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Clinton acknowledged a need to have a "good, old-fashioned argument and fight about progressive values about the alternatives," but said some things should be above disagreement, like raising the debt limit.

"It is just beyond my understanding how anybody, despite how extreme he might be, would think it would be in America's interest to default on our debt," she said, perhaps a veiled jab at Republican presidential contender Ben Carson and some others in the field who has suggested he'd be open to a default to teach government spenders a lesson.

Clinton also defended her and Obama's record on Libya, which many critics from both sides of the aisle have argued was due in part to the Obama administration's successful effort to oust Libyan leader Moammar Gadhafi, which created a vacuum of power that was filled by extremists.

Clinton said a fledgling democracy had sprung up in Libya following the ouster, but it didn't have the proper resources to take root. She pledged to recommit support to the country.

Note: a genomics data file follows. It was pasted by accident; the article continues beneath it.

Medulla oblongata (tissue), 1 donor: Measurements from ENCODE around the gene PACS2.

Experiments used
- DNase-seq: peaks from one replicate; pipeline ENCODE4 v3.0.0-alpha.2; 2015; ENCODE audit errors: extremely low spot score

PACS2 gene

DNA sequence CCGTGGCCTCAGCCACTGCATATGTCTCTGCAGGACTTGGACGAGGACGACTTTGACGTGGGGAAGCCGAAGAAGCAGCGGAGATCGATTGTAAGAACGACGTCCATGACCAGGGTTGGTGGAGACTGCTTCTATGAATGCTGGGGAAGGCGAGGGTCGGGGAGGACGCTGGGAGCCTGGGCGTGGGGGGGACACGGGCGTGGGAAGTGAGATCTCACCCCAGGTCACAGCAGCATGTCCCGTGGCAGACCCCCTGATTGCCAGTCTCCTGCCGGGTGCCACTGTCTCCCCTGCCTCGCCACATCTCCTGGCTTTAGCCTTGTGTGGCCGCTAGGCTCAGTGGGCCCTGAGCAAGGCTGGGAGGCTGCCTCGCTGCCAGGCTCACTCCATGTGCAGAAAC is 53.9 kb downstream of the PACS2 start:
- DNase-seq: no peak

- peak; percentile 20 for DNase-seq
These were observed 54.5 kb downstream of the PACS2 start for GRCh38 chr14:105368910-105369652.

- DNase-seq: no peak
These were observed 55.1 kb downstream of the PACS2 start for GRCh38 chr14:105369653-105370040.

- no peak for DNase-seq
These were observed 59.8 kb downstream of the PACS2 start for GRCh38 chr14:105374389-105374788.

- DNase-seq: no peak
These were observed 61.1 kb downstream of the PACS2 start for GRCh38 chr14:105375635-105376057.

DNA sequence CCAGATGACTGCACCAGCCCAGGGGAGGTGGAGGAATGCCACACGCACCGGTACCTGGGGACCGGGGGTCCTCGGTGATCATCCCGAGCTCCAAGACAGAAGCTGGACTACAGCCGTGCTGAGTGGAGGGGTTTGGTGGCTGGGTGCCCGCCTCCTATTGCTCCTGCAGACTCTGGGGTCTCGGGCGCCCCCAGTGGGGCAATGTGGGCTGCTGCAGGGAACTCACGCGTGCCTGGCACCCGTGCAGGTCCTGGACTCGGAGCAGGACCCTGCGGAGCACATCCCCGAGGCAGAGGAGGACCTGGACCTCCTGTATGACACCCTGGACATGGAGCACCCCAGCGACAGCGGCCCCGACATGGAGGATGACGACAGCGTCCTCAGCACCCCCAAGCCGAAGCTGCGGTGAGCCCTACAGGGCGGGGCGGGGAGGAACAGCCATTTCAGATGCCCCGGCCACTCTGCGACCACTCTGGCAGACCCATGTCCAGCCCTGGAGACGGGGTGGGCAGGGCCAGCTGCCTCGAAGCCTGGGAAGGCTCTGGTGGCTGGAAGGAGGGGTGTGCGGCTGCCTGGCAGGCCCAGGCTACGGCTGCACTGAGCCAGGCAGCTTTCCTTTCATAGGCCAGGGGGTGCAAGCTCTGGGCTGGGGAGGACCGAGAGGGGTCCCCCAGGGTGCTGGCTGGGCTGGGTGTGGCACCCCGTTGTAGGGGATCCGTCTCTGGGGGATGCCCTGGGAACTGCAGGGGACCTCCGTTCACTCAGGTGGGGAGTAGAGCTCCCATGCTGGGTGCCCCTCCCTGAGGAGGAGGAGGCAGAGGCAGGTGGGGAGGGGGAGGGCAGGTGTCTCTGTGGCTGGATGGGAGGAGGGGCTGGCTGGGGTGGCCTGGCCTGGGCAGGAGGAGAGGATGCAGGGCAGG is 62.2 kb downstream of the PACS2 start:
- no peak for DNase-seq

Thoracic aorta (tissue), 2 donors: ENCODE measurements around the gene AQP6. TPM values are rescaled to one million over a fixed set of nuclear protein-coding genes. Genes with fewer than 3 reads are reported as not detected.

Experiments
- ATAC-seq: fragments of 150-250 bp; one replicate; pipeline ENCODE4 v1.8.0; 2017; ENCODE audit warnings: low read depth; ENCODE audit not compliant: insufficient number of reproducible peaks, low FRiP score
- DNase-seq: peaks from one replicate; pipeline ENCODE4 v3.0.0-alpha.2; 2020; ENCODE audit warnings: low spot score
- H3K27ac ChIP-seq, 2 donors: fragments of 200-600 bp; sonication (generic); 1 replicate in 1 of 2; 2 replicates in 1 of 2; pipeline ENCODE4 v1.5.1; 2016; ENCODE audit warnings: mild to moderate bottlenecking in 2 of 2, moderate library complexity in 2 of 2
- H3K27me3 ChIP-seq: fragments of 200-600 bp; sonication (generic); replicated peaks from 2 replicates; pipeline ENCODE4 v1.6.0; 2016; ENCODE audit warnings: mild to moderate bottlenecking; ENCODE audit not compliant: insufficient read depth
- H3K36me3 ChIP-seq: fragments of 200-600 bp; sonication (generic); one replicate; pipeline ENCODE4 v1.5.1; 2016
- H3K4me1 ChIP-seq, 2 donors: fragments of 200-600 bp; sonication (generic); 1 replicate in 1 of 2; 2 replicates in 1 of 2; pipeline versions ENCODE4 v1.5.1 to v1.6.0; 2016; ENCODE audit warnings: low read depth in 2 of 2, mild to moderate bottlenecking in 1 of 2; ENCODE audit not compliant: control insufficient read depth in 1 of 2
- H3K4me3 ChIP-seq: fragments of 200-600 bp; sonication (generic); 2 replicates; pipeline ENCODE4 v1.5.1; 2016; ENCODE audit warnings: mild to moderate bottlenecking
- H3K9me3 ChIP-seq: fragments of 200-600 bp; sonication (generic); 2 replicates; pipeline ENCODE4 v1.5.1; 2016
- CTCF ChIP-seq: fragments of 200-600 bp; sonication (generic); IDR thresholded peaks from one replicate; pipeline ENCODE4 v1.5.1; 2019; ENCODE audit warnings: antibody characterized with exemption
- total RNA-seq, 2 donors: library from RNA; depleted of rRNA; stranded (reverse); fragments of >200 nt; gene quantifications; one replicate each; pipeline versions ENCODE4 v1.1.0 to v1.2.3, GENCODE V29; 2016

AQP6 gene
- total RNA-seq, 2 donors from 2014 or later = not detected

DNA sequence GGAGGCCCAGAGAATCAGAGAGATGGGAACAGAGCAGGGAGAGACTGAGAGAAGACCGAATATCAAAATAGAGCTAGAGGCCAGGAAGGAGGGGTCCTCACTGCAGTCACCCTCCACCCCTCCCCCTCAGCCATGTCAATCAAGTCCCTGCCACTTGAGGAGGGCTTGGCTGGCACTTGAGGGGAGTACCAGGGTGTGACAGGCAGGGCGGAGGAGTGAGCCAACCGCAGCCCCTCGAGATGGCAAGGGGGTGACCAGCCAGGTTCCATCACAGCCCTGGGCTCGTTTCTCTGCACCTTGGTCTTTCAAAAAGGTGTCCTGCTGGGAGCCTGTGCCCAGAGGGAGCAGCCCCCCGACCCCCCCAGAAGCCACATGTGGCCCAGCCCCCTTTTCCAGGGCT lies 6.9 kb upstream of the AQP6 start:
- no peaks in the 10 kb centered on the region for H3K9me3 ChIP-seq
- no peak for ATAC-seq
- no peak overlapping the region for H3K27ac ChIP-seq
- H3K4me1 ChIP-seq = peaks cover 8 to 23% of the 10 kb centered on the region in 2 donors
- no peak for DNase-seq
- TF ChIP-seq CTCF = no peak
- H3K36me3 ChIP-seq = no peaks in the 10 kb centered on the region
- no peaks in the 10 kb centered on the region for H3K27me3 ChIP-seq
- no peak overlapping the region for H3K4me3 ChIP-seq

"I'm not prepared to give up on Libya. I think we have to do more to invest in Libya," she said.

But on Syria, Clinton sounded less optimistic, saying the chaos there was a "different story but perhaps an even worse outcome" if mishandled.

Still, for a moment on Thursday night, after testifying on the situation in Libya for over 11 hours, Clinton said she took a momentary break from the pressures of international conflicts and the presidential race. After leaving the hearing, she said she invited the staff that helped prepare her to her home and they "sat around, eating Indian food and drinking wine and beer."